Sirone - Artistry
There are few periods of musical activity that can rival the 1970s in terms of radical innovation. Not only did the decade witnessed the advent of punk, post-punk, industrial, noise, ambient, new-age, disco, hip-hop, etc., but numerous evolutions within the field of jazz. While a number of artists - most famously Miles Davis and Herbie Hancock - created new fusions with rock, funk, and electronic music that allowed them to reenter the realm of popular music, many dove deeper underground, developing new networks of creativity from which remarkable gestures of free improvisation poured. Among this later group was the bassist Norris Jones, better known as Sirone, who was among the most active, prolific, and forward-thinking artists of his generation.
Legendary for his contraptions to the Revolutionary Ensemble - the trio he founded with Leroy Jenkins and Jerome Cooper - not to mention his work with Pharoah Sanders, Albert Ayler, Ornette Coleman, John Coltrane, Gato Barbieri, Noah Howard, William Parker, Cecil Taylor, Sun Ra, Sonny Sharrock, Marion Brown, and numerous others - Sirone’s efforts as a leader have remained sinfully overlooked. Thankfully, Moved By Sound is offering the opportunity to change the tide, delivering the first ever vinyl reissue of Sirone’s incredibly rare debut LP “Artistry”. Recorded in 1978, backed by Muneer Bernard Fennell on cello, James Newton on flute, and The Art Ensemble of Chicago's Famoudou Don Moye on percussion, it’s one of the most striking and singular documents of free improvised music from the '70s ever laid to take; a slab of pure gold that transports you back to the eye of storm.
Born in Atlanta, Georgia, in 1940, Sirone got his start playing with the legendary saxophonist George Adams during late in the 1950s and early in the 1960s, supplementing his income on recordings by Jerry Butler, Sam Cooke, and Smokey Robinson. In 1966, he answered the call of fellow Atlanta native, Marion Brown, he moved to New York, placing him at the heart of the city’s emerging free jazz scene. Within a handful of years, in addition to his extensive work with Brown, he had laid striking bass lines on seminal recordings by Gato Barbieri, Noah Howard, Sonny Sharrock, as well as co-founding the "Untraditional Jazz Improvisational Team" with Dave Burrell, Byard Lancaster, and Bobby Kapp.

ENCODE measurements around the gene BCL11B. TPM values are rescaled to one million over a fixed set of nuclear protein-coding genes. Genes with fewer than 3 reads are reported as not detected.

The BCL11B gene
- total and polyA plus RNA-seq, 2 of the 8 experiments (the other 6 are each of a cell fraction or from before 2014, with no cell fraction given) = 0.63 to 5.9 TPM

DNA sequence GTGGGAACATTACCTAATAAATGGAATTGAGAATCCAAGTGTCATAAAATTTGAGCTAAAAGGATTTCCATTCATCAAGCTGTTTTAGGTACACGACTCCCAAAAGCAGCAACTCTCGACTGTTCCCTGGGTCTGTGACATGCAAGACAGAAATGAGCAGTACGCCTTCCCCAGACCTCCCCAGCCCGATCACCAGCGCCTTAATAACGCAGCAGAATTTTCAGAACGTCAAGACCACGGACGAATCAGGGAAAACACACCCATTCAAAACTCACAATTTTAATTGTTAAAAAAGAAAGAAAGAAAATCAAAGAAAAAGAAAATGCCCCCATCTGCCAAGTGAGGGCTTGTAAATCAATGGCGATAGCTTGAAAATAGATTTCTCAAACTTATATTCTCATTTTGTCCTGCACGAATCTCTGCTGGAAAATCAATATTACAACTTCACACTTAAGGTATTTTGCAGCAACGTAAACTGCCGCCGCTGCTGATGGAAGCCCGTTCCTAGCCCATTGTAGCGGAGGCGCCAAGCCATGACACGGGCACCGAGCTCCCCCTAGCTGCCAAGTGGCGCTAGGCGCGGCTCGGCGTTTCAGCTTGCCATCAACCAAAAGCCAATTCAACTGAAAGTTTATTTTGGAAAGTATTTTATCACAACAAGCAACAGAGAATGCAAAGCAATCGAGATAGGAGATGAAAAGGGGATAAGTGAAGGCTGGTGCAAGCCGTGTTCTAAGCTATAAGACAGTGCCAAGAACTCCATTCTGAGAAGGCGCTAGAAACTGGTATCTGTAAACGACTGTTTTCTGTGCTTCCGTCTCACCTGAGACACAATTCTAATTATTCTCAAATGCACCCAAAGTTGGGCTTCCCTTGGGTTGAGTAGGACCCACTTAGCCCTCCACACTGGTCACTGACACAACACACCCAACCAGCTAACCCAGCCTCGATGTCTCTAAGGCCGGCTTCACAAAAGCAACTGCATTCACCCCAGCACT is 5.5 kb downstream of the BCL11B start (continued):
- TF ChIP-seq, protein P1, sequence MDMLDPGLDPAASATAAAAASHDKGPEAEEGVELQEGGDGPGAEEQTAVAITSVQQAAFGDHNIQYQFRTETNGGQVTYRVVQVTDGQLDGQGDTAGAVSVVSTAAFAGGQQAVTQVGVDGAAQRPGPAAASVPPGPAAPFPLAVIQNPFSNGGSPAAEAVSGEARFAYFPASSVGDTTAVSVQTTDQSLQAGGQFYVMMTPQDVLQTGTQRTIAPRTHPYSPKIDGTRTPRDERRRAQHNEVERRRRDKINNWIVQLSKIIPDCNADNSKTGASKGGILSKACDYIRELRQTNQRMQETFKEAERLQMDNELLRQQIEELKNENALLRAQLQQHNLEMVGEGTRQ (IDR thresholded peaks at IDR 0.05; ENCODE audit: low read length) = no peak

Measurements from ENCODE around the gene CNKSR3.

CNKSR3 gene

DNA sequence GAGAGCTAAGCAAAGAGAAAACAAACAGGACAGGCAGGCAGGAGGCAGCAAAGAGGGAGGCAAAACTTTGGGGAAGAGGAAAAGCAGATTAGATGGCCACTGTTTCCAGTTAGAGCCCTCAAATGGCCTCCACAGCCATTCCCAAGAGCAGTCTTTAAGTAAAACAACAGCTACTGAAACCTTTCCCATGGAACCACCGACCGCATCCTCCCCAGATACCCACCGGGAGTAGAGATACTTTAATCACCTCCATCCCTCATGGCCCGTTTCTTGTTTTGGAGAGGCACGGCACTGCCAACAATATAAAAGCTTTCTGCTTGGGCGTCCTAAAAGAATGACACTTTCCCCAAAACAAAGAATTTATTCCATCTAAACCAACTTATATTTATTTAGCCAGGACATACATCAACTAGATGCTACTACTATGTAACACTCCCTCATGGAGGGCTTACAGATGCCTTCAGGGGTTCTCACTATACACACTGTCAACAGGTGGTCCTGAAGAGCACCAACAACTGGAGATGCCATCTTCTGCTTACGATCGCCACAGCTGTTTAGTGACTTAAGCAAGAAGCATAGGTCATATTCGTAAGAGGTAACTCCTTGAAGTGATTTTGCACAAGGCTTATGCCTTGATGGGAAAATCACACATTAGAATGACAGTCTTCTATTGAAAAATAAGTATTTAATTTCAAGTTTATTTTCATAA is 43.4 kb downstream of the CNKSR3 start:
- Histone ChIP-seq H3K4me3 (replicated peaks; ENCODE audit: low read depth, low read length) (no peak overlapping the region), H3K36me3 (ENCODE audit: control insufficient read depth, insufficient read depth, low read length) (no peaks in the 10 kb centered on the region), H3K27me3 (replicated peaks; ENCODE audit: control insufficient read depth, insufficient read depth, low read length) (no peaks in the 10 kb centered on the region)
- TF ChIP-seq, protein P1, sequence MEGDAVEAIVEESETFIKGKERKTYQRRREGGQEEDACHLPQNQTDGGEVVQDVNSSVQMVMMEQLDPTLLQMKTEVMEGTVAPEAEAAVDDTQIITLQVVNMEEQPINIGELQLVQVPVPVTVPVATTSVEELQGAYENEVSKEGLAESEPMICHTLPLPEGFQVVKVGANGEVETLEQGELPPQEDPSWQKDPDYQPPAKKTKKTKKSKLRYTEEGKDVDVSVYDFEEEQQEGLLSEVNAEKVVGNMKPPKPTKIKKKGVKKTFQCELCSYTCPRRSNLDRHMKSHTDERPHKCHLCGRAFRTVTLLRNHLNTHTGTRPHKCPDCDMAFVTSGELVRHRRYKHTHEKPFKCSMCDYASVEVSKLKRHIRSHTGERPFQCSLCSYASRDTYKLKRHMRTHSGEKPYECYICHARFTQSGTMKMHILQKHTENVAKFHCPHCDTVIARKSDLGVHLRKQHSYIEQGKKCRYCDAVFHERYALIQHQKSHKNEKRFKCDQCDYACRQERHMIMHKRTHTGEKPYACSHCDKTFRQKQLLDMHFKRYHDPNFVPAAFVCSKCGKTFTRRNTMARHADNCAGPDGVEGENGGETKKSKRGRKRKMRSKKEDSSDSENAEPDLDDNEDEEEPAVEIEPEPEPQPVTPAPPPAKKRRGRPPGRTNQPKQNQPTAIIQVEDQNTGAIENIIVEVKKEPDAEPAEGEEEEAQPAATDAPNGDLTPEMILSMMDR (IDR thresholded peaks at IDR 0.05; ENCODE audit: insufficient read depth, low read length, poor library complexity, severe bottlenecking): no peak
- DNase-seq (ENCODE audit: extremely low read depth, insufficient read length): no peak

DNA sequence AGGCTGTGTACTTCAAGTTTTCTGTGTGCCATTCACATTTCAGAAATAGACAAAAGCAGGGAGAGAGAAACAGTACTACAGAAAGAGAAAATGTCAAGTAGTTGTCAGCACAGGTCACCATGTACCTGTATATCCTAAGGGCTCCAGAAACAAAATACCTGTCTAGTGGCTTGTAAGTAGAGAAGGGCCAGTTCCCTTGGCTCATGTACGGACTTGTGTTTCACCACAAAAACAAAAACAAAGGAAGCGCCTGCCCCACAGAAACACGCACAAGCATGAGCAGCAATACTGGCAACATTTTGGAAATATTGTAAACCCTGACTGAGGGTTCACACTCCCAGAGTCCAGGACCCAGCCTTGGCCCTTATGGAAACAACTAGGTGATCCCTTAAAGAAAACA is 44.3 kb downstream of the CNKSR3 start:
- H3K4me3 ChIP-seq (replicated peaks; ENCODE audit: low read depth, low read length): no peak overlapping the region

While Sirone’s work as a sought after side-man never slackened - subsequently carving its way across the records of Clifford Thornton, Roswell Rudd, Dewey Redman, Pharoah Sanders, and Cecil Taylor during the '70s - it was his co-founding of Revolutionary Ensemble - the group that he steered with violinist Leroy Jenkins and percussionist Jerome Cooper - in 1971, that truly opened the lens onto his incredible talents. A definitive project of loft era New York - creatively radical and politically infused - the group’s singular take on tonality and texture, in addition to an open structural approach that could shift fluidly between the wild fires of free jazz and rhythmic, driving grooves, took great strides toward shattering jazz’s perceived boundaries. During their six-year run, the band played constantly and produced five astounding albums that are unlike anything else of the moment.